Egyptian Prime Minister Mostafa Madbouli. Picture: Soliman Elotafy/Xinhua/African News Agency (ANA) Archives

Johannesburg – The Egyptian government is planning new population control policies that could be introduced as early as next year with the help of American funding.

Egyptian Prime Minister Mostafa Madbouli recently announced that starting in January the government will no longer provide welfare payments to families with more than two children, while simultaneously offering to provide economic incentives to one-child families.

“The government has decided not to give any kind of monetary subsidies to families with three children. We will target these families, and all should know that the runaway growth of population is a big threat to the economic development in this country,” Madbouli said on 22 November.

The US government will be supporting the measures in some part by giving money towards programmes that seek to increase contraceptive use in Egypt with a view to population control, Mecatornet reported on Thursday.

On Sunday Egypt’s health affairs committee approved an $11 million aid package from the United States Agency for International Development (USAID).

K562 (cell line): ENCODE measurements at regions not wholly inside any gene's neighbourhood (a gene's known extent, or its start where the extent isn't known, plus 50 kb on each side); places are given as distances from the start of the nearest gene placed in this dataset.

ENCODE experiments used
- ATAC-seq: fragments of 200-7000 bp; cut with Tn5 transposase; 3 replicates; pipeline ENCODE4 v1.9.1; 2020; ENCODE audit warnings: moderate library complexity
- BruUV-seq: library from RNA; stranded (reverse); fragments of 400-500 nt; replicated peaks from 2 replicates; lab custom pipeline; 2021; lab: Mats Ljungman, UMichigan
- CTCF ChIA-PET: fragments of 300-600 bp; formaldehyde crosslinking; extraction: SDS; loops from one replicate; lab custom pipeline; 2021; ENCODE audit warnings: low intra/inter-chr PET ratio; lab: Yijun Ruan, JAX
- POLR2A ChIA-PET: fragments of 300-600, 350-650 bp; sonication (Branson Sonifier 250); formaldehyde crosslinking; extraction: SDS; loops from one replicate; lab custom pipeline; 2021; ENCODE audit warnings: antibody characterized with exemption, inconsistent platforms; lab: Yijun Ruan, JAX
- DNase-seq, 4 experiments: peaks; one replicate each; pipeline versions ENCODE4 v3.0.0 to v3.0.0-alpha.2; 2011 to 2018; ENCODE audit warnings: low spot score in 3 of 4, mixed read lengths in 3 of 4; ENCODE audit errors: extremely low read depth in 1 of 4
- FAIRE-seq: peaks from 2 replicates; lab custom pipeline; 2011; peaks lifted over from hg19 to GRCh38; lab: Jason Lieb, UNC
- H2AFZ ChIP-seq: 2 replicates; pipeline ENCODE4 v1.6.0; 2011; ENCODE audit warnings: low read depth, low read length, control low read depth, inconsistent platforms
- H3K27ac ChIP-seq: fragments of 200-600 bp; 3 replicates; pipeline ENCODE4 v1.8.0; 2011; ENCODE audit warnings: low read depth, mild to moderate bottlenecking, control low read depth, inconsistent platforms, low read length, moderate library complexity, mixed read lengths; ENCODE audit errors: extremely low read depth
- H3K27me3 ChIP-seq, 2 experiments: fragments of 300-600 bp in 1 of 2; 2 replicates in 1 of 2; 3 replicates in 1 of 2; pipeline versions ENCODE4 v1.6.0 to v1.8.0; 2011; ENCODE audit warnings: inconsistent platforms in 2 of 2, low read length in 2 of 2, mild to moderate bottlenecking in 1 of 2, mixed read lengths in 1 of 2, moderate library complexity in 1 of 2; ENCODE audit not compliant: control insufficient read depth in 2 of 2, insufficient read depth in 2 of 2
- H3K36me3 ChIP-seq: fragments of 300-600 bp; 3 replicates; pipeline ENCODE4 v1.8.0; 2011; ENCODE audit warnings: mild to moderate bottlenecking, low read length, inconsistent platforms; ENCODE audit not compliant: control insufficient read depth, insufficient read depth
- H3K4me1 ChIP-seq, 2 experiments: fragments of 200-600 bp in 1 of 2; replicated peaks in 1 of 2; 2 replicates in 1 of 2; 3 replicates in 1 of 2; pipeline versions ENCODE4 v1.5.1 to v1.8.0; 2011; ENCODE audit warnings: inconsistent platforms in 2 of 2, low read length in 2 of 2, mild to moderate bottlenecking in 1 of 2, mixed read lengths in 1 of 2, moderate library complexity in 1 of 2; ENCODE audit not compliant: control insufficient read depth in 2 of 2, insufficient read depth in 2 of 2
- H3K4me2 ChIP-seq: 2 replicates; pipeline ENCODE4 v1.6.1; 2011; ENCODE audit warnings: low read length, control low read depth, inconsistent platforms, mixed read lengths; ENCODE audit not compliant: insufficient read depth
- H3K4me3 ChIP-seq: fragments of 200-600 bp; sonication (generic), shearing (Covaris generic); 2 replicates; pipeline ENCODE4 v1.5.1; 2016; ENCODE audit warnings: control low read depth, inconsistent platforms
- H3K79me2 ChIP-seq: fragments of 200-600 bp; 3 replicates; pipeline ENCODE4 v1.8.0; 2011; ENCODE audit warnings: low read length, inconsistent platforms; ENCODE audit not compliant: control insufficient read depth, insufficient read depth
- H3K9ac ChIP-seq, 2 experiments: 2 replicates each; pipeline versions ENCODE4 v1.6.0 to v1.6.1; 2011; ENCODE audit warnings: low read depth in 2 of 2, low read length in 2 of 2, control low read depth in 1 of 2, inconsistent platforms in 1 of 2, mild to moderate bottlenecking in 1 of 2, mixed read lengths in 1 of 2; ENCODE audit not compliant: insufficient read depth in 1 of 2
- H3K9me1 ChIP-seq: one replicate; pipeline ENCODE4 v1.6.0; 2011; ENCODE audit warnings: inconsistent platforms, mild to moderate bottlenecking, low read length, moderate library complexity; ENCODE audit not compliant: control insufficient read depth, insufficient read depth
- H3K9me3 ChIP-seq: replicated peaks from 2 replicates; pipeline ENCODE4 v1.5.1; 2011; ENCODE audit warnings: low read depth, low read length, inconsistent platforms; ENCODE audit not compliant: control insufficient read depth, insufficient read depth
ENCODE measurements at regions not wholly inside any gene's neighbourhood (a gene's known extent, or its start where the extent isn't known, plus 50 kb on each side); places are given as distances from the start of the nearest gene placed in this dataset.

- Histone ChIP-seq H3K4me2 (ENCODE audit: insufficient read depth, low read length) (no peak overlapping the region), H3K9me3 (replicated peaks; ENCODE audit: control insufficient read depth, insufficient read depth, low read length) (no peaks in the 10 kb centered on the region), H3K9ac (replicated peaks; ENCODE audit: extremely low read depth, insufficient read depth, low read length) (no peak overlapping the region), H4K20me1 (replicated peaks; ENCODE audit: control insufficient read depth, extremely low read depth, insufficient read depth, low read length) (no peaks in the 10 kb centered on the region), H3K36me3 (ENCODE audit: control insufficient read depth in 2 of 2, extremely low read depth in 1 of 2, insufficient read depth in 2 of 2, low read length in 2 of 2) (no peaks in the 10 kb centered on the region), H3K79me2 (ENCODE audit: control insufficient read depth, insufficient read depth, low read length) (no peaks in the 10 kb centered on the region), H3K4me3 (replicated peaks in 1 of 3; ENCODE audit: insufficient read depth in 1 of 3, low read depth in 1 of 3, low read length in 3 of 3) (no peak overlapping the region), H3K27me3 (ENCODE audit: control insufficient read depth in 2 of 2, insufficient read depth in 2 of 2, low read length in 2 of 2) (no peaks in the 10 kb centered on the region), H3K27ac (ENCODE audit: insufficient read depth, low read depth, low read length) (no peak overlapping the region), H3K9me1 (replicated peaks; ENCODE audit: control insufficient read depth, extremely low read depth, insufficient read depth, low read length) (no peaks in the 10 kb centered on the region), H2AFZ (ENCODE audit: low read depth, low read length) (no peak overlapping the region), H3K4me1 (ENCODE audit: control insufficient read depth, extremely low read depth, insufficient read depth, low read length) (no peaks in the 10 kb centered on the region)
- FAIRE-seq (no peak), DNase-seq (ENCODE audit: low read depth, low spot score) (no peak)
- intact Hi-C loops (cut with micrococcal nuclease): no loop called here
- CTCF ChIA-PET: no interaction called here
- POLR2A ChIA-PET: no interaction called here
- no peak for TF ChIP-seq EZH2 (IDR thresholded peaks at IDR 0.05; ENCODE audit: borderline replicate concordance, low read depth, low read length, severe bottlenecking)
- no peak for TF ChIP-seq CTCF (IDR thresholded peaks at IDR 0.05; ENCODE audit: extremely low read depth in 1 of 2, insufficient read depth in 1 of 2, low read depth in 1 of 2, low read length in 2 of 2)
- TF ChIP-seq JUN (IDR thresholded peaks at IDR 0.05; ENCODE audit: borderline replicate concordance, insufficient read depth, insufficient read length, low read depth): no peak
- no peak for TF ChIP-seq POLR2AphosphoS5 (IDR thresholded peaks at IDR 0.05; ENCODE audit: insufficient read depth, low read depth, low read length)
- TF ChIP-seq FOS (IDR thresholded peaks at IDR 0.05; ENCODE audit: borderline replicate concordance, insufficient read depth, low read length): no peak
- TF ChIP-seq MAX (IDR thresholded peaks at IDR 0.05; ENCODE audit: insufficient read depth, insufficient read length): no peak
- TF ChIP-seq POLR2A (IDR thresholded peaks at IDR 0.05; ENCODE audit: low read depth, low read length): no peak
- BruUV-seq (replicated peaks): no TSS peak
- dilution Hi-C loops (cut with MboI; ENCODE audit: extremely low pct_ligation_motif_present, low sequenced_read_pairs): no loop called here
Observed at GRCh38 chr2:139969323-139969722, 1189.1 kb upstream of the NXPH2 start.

The population of Egypt is 100 135 720 as of Wednesday, 5 December, based on the latest United Nations estimates. The unemployment rate rose to 10 percent in the third quarter of 2018 from 9.9 percent in the previous period. Literacy rates are around 75 percent.

The World Bank calculates that about 40 percent of the population is poor. This represents 28 million people, of whom 2.6 million (3.8 percent of the population) are categorised as "extremely poor" with 34 percent of Egyptians having less than $1 a day to spend, and 42.8 percent live on $2 a day or less.

Egypt’s current fertility rate is estimated to be about 3.5 children per woman, higher than the record low fertility rates across the world at the moment.

The cash incentives for those families who only have one child include free school tuition throughout the entire course of their education, giving only-children priority when applying for a job when they reach employment age, and giving one-child parents fully subsidised health insurance and free life insurance upon retirement, the Mecatornet reported 

Egypt’s high birth rate has often been motivated by those living in rural areas wanting a large family to help with labour-intensive farm work.

African News Agency/ANA